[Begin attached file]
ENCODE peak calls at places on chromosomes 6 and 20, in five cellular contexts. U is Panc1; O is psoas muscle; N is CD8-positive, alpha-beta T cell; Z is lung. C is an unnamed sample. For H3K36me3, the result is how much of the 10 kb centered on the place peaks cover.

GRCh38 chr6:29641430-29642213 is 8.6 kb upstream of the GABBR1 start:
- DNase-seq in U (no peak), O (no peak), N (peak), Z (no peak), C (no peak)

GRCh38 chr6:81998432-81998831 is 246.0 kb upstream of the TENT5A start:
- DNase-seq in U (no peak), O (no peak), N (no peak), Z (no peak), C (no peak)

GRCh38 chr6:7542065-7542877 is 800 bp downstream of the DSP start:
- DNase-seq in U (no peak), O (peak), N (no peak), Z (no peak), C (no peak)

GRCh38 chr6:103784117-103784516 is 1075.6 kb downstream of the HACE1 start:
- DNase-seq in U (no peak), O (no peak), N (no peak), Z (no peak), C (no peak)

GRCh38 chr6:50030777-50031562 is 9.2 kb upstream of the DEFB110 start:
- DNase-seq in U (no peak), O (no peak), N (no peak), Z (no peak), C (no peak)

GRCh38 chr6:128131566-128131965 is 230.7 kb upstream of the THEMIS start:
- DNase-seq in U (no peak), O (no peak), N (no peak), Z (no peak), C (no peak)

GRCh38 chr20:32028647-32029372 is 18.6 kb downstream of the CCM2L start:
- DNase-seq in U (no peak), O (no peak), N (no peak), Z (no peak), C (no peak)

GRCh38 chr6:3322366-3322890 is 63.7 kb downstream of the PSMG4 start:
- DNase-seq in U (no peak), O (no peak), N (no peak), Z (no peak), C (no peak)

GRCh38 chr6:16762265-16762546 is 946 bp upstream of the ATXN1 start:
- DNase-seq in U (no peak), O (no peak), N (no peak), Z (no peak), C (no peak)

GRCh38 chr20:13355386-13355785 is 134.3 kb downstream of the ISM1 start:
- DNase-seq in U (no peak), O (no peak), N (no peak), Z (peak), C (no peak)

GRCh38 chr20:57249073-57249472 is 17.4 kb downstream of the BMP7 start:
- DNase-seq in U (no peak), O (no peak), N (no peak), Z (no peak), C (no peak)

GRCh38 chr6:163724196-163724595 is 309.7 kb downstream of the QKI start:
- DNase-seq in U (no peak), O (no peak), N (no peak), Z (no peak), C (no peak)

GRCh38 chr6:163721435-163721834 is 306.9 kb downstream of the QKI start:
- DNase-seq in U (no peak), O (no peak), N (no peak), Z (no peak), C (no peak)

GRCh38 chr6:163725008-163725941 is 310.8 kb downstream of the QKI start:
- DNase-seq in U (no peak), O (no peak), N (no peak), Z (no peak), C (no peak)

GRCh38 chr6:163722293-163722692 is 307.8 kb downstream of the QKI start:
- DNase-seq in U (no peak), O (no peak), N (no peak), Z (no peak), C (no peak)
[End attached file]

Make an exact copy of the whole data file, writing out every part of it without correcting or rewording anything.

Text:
ENCODE peak calls at places on chromosomes 6 and 20, in five cellular contexts. U is Panc1; O is psoas muscle; N is CD8-positive, alpha-beta T cell; Z is lung. C is an unnamed sample. For H3K36me3, the result is how much of the 10 kb centered on the place peaks cover.

GRCh38 chr6:29641430-29642213 is 8.6 kb upstream of the GABBR1 start:
- DNase-seq in U (no peak), O (no peak), N (peak), Z (no peak), C (no peak)

GRCh38 chr6:81998432-81998831 is 246.0 kb upstream of the TENT5A start:
- DNase-seq in U (no peak), O (no peak), N (no peak), Z (no peak), C (no peak)

GRCh38 chr6:7542065-7542877 is 800 bp downstream of the DSP start:
- DNase-seq in U (no peak), O (peak), N (no peak), Z (no peak), C (no peak)

GRCh38 chr6:103784117-103784516 is 1075.6 kb downstream of the HACE1 start:
- DNase-seq in U (no peak), O (no peak), N (no peak), Z (no peak), C (no peak)

GRCh38 chr6:50030777-50031562 is 9.2 kb upstream of the DEFB110 start:
- DNase-seq in U (no peak), O (no peak), N (no peak), Z (no peak), C (no peak)

GRCh38 chr6:128131566-128131965 is 230.7 kb upstream of the THEMIS start:
- DNase-seq in U (no peak), O (no peak), N (no peak), Z (no peak), C (no peak)

GRCh38 chr20:32028647-32029372 is 18.6 kb downstream of the CCM2L start:
- DNase-seq in U (no peak), O (no peak), N (no peak), Z (no peak), C (no peak)

GRCh38 chr6:3322366-3322890 is 63.7 kb downstream of the PSMG4 start:
- DNase-seq in U (no peak), O (no peak), N (no peak), Z (no peak), C (no peak)

GRCh38 chr6:16762265-16762546 is 946 bp upstream of the ATXN1 start:
- DNase-seq in U (no peak), O (no peak), N (no peak), Z (no peak), C (no peak)

GRCh38 chr20:13355386-13355785 is 134.3 kb downstream of the ISM1 start:
- DNase-seq in U (no peak), O (no peak), N (no peak), Z (peak), C (no peak)

GRCh38 chr20:57249073-57249472 is 17.4 kb downstream of the BMP7 start:
- DNase-seq in U (no peak), O (no peak), N (no peak), Z (no peak), C (no peak)

GRCh38 chr6:163724196-163724595 is 309.7 kb downstream of the QKI start:
- DNase-seq in U (no peak), O (no peak), N (no peak), Z (no peak), C (no peak)

GRCh38 chr6:163721435-163721834 is 306.9 kb downstream of the QKI start:
- DNase-seq in U (no peak), O (no peak), N (no peak), Z (no peak), C (no peak)

GRCh38 chr6:163725008-163725941 is 310.8 kb downstream of the QKI start:
- DNase-seq in U (no peak), O (no peak), N (no peak), Z (no peak), C (no peak)

GRCh38 chr6:163722293-163722692 is 307.8 kb downstream of the QKI start:
- DNase-seq in U (no peak), O (no peak), N (no peak), Z (no peak), C (no peak)